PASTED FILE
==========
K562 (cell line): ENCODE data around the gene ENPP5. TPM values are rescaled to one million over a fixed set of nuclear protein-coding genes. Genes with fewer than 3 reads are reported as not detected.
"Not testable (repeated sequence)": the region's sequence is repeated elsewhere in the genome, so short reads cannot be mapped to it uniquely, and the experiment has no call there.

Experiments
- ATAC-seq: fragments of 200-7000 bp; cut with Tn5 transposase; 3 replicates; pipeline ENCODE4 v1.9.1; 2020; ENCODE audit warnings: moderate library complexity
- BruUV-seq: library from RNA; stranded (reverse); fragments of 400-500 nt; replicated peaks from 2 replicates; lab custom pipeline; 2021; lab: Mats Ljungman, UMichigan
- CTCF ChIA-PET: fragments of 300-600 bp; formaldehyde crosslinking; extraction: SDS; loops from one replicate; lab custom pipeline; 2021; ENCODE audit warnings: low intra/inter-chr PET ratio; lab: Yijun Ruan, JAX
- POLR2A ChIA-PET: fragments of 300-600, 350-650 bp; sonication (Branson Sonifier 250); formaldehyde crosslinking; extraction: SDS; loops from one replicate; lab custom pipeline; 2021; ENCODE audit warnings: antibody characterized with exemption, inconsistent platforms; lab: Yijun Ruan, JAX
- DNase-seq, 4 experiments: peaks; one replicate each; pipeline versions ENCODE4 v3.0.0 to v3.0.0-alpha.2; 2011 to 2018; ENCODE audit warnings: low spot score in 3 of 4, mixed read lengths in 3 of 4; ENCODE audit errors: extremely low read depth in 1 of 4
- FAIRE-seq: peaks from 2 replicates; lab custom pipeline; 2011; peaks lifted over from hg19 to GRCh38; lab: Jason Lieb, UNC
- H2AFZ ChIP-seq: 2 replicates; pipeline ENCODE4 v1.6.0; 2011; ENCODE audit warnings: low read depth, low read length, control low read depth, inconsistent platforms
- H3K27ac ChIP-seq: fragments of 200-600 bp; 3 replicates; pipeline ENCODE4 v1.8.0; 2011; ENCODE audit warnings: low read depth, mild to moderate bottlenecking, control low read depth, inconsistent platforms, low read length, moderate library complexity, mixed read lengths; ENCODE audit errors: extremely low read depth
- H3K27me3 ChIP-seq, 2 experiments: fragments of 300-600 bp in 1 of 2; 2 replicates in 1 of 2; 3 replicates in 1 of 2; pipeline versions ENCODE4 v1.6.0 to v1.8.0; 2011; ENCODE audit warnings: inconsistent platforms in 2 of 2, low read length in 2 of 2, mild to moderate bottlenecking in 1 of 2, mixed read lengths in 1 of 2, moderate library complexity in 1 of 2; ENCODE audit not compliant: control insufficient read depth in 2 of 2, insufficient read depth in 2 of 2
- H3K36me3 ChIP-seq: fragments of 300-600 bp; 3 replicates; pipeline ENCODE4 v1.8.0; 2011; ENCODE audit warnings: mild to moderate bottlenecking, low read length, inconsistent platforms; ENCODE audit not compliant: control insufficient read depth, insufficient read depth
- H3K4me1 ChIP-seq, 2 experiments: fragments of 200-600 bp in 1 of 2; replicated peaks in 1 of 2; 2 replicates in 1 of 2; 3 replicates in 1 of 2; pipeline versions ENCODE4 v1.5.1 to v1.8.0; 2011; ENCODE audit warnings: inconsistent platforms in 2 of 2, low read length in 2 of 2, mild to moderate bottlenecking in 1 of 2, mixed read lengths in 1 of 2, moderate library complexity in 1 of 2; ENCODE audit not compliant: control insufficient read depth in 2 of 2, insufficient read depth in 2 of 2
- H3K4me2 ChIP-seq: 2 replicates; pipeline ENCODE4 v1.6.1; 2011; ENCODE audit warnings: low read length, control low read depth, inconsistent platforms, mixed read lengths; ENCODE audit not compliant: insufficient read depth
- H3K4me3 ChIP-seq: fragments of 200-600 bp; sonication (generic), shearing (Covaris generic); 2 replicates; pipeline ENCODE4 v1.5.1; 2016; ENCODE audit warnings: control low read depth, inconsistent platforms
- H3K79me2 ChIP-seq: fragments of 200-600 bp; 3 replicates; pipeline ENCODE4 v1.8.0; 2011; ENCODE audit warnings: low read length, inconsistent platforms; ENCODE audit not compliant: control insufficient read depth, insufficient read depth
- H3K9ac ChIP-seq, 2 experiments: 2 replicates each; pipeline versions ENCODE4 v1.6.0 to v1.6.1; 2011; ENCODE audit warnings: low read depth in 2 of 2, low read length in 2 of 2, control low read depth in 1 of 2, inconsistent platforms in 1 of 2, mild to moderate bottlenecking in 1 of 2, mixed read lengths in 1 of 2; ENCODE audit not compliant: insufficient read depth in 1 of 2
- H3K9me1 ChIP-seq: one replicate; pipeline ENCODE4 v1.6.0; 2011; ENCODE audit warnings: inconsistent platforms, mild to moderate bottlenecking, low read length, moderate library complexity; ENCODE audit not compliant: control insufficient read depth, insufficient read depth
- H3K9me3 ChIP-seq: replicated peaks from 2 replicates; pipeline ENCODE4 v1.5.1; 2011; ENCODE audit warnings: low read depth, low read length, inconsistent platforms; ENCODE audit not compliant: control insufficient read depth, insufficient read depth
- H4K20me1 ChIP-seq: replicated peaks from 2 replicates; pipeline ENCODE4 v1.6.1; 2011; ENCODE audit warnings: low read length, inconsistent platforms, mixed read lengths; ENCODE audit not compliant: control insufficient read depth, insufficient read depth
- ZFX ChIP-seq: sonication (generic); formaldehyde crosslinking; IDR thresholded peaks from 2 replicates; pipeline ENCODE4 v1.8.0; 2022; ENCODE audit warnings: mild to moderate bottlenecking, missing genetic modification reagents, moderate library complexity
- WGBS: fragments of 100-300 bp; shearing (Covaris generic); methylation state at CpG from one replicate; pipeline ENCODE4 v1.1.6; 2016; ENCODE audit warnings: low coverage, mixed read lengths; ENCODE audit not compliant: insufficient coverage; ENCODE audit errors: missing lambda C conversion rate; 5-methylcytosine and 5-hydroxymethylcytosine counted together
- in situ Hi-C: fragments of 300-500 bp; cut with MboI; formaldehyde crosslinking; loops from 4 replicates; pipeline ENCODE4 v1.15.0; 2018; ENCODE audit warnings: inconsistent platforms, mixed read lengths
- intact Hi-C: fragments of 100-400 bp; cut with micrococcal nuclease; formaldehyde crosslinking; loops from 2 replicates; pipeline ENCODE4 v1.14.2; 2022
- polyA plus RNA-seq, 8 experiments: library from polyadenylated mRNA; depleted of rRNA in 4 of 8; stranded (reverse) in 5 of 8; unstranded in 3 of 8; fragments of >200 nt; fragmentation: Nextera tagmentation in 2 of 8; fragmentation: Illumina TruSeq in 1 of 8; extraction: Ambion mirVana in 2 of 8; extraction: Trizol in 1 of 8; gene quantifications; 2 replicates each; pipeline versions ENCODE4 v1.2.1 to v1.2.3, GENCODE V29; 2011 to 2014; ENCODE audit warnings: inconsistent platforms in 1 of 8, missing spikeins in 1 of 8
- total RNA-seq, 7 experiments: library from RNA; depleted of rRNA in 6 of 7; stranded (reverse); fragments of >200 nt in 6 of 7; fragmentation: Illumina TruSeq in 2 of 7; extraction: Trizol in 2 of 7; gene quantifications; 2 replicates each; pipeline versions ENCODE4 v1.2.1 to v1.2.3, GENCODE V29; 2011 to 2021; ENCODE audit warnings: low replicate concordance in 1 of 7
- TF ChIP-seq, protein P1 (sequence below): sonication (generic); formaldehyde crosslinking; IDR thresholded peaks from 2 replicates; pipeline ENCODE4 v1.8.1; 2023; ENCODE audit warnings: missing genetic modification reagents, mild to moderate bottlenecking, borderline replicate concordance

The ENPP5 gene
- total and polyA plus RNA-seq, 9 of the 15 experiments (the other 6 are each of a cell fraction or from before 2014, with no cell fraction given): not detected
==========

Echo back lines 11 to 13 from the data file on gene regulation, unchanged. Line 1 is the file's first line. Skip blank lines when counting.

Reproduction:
- H3K27ac ChIP-seq: fragments of 200-600 bp; 3 replicates; pipeline ENCODE4 v1.8.0; 2011; ENCODE audit warnings: low read depth, mild to moderate bottlenecking, control low read depth, inconsistent platforms, low read length, moderate library complexity, mixed read lengths; ENCODE audit errors: extremely low read depth
- H3K27me3 ChIP-seq, 2 experiments: fragments of 300-600 bp in 1 of 2; 2 replicates in 1 of 2; 3 replicates in 1 of 2; pipeline versions ENCODE4 v1.6.0 to v1.8.0; 2011; ENCODE audit warnings: inconsistent platforms in 2 of 2, low read length in 2 of 2, mild to moderate bottlenecking in 1 of 2, mixed read lengths in 1 of 2, moderate library complexity in 1 of 2; ENCODE audit not compliant: control insufficient read depth in 2 of 2, insufficient read depth in 2 of 2
- H3K36me3 ChIP-seq: fragments of 300-600 bp; 3 replicates; pipeline ENCODE4 v1.8.0; 2011; ENCODE audit warnings: mild to moderate bottlenecking, low read length, inconsistent platforms; ENCODE audit not compliant: control insufficient read depth, insufficient read depth